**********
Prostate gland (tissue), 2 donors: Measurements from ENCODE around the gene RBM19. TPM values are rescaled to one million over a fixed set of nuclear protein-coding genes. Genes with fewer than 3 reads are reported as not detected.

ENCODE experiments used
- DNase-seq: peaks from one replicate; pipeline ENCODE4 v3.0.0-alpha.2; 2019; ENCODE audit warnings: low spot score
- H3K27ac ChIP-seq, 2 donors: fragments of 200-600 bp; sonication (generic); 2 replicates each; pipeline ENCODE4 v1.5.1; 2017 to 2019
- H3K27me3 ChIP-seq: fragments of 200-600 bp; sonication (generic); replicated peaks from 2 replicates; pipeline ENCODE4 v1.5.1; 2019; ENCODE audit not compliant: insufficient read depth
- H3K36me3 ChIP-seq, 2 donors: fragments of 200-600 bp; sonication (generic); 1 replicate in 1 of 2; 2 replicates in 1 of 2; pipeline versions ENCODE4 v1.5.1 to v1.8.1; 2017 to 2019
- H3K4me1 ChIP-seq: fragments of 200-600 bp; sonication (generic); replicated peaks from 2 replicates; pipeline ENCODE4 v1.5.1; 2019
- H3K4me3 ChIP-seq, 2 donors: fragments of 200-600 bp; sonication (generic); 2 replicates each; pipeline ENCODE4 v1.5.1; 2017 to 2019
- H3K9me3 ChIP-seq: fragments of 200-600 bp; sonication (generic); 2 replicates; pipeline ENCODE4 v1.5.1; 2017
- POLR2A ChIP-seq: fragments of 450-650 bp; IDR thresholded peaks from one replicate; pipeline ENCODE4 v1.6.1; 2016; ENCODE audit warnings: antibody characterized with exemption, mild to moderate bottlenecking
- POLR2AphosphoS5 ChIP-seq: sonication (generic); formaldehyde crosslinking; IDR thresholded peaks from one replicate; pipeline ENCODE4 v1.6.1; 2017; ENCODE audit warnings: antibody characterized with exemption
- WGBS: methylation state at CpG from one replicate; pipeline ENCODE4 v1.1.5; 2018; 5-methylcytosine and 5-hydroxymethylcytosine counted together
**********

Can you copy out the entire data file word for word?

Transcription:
Prostate gland (tissue), 2 donors: Measurements from ENCODE around the gene RBM19. TPM values are rescaled to one million over a fixed set of nuclear protein-coding genes. Genes with fewer than 3 reads are reported as not detected.

ENCODE experiments used
- DNase-seq: peaks from one replicate; pipeline ENCODE4 v3.0.0-alpha.2; 2019; ENCODE audit warnings: low spot score
- H3K27ac ChIP-seq, 2 donors: fragments of 200-600 bp; sonication (generic); 2 replicates each; pipeline ENCODE4 v1.5.1; 2017 to 2019
- H3K27me3 ChIP-seq: fragments of 200-600 bp; sonication (generic); replicated peaks from 2 replicates; pipeline ENCODE4 v1.5.1; 2019; ENCODE audit not compliant: insufficient read depth
- H3K36me3 ChIP-seq, 2 donors: fragments of 200-600 bp; sonication (generic); 1 replicate in 1 of 2; 2 replicates in 1 of 2; pipeline versions ENCODE4 v1.5.1 to v1.8.1; 2017 to 2019
- H3K4me1 ChIP-seq: fragments of 200-600 bp; sonication (generic); replicated peaks from 2 replicates; pipeline ENCODE4 v1.5.1; 2019
- H3K4me3 ChIP-seq, 2 donors: fragments of 200-600 bp; sonication (generic); 2 replicates each; pipeline ENCODE4 v1.5.1; 2017 to 2019
- H3K9me3 ChIP-seq: fragments of 200-600 bp; sonication (generic); 2 replicates; pipeline ENCODE4 v1.5.1; 2017
- POLR2A ChIP-seq: fragments of 450-650 bp; IDR thresholded peaks from one replicate; pipeline ENCODE4 v1.6.1; 2016; ENCODE audit warnings: antibody characterized with exemption, mild to moderate bottlenecking
- POLR2AphosphoS5 ChIP-seq: sonication (generic); formaldehyde crosslinking; IDR thresholded peaks from one replicate; pipeline ENCODE4 v1.6.1; 2017; ENCODE audit warnings: antibody characterized with exemption
- WGBS: methylation state at CpG from one replicate; pipeline ENCODE4 v1.1.5; 2018; 5-methylcytosine and 5-hydroxymethylcytosine counted together